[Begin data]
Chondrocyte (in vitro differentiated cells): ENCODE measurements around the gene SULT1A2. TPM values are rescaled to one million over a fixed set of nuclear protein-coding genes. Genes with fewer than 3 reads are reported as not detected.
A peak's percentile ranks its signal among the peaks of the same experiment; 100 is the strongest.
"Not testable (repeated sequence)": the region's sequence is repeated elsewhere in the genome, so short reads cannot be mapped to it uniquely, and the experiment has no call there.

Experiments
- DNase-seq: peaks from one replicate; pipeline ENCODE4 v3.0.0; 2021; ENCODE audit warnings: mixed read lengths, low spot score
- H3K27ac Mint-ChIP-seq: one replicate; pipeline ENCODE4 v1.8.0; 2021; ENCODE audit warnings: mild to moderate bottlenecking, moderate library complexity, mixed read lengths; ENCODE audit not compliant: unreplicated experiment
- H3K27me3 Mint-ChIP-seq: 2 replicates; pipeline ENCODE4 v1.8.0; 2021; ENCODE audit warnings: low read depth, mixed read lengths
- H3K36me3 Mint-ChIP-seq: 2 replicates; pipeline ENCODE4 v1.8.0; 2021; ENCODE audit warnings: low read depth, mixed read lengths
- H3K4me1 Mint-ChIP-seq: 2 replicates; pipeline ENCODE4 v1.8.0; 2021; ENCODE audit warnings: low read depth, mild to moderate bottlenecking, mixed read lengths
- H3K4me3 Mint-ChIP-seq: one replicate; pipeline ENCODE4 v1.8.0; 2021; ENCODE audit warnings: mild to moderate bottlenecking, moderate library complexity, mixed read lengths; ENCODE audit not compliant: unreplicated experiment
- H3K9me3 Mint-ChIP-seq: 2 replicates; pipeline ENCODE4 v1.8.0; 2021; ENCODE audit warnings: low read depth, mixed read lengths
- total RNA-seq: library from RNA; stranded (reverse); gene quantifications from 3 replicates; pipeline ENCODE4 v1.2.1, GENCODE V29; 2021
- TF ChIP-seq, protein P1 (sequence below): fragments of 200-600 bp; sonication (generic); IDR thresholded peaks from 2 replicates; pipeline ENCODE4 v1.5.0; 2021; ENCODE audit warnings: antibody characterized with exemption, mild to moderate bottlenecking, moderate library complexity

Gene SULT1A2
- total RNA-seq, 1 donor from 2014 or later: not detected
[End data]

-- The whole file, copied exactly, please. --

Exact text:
Chondrocyte (in vitro differentiated cells): ENCODE measurements around the gene SULT1A2. TPM values are rescaled to one million over a fixed set of nuclear protein-coding genes. Genes with fewer than 3 reads are reported as not detected.
A peak's percentile ranks its signal among the peaks of the same experiment; 100 is the strongest.
"Not testable (repeated sequence)": the region's sequence is repeated elsewhere in the genome, so short reads cannot be mapped to it uniquely, and the experiment has no call there.

Experiments
- DNase-seq: peaks from one replicate; pipeline ENCODE4 v3.0.0; 2021; ENCODE audit warnings: mixed read lengths, low spot score
- H3K27ac Mint-ChIP-seq: one replicate; pipeline ENCODE4 v1.8.0; 2021; ENCODE audit warnings: mild to moderate bottlenecking, moderate library complexity, mixed read lengths; ENCODE audit not compliant: unreplicated experiment
- H3K27me3 Mint-ChIP-seq: 2 replicates; pipeline ENCODE4 v1.8.0; 2021; ENCODE audit warnings: low read depth, mixed read lengths
- H3K36me3 Mint-ChIP-seq: 2 replicates; pipeline ENCODE4 v1.8.0; 2021; ENCODE audit warnings: low read depth, mixed read lengths
- H3K4me1 Mint-ChIP-seq: 2 replicates; pipeline ENCODE4 v1.8.0; 2021; ENCODE audit warnings: low read depth, mild to moderate bottlenecking, mixed read lengths
- H3K4me3 Mint-ChIP-seq: one replicate; pipeline ENCODE4 v1.8.0; 2021; ENCODE audit warnings: mild to moderate bottlenecking, moderate library complexity, mixed read lengths; ENCODE audit not compliant: unreplicated experiment
- H3K9me3 Mint-ChIP-seq: 2 replicates; pipeline ENCODE4 v1.8.0; 2021; ENCODE audit warnings: low read depth, mixed read lengths
- total RNA-seq: library from RNA; stranded (reverse); gene quantifications from 3 replicates; pipeline ENCODE4 v1.2.1, GENCODE V29; 2021
- TF ChIP-seq, protein P1 (sequence below): fragments of 200-600 bp; sonication (generic); IDR thresholded peaks from 2 replicates; pipeline ENCODE4 v1.5.0; 2021; ENCODE audit warnings: antibody characterized with exemption, mild to moderate bottlenecking, moderate library complexity

Gene SULT1A2
- total RNA-seq, 1 donor from 2014 or later: not detected